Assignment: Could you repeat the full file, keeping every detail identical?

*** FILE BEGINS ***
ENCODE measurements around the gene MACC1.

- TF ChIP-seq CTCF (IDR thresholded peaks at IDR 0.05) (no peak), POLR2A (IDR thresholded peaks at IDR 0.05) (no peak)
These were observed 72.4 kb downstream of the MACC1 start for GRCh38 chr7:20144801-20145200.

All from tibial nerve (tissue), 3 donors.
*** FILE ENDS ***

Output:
ENCODE measurements around the gene MACC1.

- TF ChIP-seq CTCF (IDR thresholded peaks at IDR 0.05) (no peak), POLR2A (IDR thresholded peaks at IDR 0.05) (no peak)
These were observed 72.4 kb downstream of the MACC1 start for GRCh38 chr7:20144801-20145200.

All from tibial nerve (tissue), 3 donors.